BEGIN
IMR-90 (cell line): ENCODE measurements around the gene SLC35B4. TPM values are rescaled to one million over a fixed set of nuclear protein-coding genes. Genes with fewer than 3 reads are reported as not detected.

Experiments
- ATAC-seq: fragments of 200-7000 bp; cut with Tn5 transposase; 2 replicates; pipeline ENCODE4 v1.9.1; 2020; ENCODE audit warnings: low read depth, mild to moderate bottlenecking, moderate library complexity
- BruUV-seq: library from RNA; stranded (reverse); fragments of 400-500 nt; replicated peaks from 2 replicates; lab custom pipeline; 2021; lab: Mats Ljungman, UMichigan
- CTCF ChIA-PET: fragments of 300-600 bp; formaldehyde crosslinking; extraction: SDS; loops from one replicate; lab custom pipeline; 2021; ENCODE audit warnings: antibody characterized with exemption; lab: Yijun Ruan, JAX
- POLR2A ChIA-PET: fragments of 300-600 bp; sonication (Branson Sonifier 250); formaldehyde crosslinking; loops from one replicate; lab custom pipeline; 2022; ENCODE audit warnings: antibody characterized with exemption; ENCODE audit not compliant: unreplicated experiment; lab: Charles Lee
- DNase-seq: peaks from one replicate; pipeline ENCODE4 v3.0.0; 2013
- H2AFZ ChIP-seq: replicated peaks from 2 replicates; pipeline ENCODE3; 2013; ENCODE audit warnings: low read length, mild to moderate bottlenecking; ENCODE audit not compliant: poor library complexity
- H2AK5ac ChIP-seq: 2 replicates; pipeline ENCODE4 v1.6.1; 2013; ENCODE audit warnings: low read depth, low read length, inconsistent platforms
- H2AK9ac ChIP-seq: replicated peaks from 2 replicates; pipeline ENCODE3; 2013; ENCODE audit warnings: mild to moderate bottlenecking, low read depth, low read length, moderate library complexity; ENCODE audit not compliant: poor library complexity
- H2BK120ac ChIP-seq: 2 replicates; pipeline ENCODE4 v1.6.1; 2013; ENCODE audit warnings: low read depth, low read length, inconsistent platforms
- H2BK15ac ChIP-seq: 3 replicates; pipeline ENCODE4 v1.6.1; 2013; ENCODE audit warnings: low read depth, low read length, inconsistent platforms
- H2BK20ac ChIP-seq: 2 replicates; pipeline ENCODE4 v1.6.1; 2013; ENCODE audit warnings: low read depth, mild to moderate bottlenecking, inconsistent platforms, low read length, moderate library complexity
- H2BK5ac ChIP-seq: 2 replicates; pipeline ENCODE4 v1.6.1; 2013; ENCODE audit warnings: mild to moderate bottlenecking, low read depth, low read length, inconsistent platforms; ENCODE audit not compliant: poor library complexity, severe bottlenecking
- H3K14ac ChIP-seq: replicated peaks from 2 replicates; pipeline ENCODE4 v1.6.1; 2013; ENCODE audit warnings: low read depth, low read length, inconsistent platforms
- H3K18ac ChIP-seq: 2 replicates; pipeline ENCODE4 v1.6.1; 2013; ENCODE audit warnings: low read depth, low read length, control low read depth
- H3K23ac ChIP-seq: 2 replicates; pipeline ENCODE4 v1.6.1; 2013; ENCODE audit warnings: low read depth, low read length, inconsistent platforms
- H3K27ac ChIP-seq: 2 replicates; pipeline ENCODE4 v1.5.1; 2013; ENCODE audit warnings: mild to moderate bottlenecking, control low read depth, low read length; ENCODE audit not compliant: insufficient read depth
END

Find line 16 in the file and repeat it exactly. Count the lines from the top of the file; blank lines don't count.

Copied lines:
- H3K18ac ChIP-seq: 2 replicates; pipeline ENCODE4 v1.6.1; 2013; ENCODE audit warnings: low read depth, low read length, control low read depth